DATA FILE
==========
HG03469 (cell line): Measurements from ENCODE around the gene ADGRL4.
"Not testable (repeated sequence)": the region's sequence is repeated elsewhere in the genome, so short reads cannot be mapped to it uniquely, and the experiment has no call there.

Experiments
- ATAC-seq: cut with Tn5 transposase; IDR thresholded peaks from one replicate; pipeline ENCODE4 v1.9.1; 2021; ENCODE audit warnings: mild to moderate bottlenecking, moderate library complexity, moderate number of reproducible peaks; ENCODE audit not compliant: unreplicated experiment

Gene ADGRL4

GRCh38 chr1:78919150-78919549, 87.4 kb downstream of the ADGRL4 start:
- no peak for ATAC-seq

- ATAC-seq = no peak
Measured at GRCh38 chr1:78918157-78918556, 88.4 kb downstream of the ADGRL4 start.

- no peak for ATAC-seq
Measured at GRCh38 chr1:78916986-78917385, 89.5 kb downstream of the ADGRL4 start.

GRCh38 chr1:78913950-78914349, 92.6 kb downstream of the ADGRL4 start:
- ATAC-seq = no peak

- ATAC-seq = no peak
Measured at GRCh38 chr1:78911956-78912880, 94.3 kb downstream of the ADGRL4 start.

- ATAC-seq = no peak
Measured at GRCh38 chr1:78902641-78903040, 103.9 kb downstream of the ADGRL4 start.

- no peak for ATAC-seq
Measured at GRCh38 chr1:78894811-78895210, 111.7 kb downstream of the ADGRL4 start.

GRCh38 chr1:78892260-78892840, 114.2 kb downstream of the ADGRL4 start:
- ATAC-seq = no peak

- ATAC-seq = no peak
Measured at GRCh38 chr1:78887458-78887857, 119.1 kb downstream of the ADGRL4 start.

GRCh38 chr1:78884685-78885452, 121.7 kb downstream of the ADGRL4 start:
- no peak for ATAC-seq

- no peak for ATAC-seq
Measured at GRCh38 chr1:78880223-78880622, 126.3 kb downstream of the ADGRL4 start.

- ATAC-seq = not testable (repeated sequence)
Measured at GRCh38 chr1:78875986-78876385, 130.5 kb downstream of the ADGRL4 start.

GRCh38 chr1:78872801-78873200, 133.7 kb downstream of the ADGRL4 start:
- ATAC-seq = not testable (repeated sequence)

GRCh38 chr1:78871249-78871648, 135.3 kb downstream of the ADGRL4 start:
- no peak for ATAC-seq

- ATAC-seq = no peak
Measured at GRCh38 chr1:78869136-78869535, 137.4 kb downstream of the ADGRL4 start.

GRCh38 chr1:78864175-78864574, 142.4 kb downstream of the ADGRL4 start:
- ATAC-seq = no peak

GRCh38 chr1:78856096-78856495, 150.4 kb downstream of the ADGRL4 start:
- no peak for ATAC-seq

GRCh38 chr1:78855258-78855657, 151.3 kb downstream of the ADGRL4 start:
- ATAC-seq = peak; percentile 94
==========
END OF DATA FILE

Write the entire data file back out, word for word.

HG03469 (cell line): Measurements from ENCODE around the gene ADGRL4.
"Not testable (repeated sequence)": the region's sequence is repeated elsewhere in the genome, so short reads cannot be mapped to it uniquely, and the experiment has no call there.

Experiments
- ATAC-seq: cut with Tn5 transposase; IDR thresholded peaks from one replicate; pipeline ENCODE4 v1.9.1; 2021; ENCODE audit warnings: mild to moderate bottlenecking, moderate library complexity, moderate number of reproducible peaks; ENCODE audit not compliant: unreplicated experiment

Gene ADGRL4

GRCh38 chr1:78919150-78919549, 87.4 kb downstream of the ADGRL4 start:
- no peak for ATAC-seq

- ATAC-seq = no peak
Measured at GRCh38 chr1:78918157-78918556, 88.4 kb downstream of the ADGRL4 start.

- no peak for ATAC-seq
Measured at GRCh38 chr1:78916986-78917385, 89.5 kb downstream of the ADGRL4 start.

GRCh38 chr1:78913950-78914349, 92.6 kb downstream of the ADGRL4 start:
- ATAC-seq = no peak

- ATAC-seq = no peak
Measured at GRCh38 chr1:78911956-78912880, 94.3 kb downstream of the ADGRL4 start.

- ATAC-seq = no peak
Measured at GRCh38 chr1:78902641-78903040, 103.9 kb downstream of the ADGRL4 start.

- no peak for ATAC-seq
Measured at GRCh38 chr1:78894811-78895210, 111.7 kb downstream of the ADGRL4 start.

GRCh38 chr1:78892260-78892840, 114.2 kb downstream of the ADGRL4 start:
- ATAC-seq = no peak

- ATAC-seq = no peak
Measured at GRCh38 chr1:78887458-78887857, 119.1 kb downstream of the ADGRL4 start.

GRCh38 chr1:78884685-78885452, 121.7 kb downstream of the ADGRL4 start:
- no peak for ATAC-seq

- no peak for ATAC-seq
Measured at GRCh38 chr1:78880223-78880622, 126.3 kb downstream of the ADGRL4 start.

- ATAC-seq = not testable (repeated sequence)
Measured at GRCh38 chr1:78875986-78876385, 130.5 kb downstream of the ADGRL4 start.

GRCh38 chr1:78872801-78873200, 133.7 kb downstream of the ADGRL4 start:
- ATAC-seq = not testable (repeated sequence)

GRCh38 chr1:78871249-78871648, 135.3 kb downstream of the ADGRL4 start:
- no peak for ATAC-seq

- ATAC-seq = no peak
Measured at GRCh38 chr1:78869136-78869535, 137.4 kb downstream of the ADGRL4 start.

GRCh38 chr1:78864175-78864574, 142.4 kb downstream of the ADGRL4 start:
- ATAC-seq = no peak

GRCh38 chr1:78856096-78856495, 150.4 kb downstream of the ADGRL4 start:
- no peak for ATAC-seq

GRCh38 chr1:78855258-78855657, 151.3 kb downstream of the ADGRL4 start:
- ATAC-seq = peak; percentile 94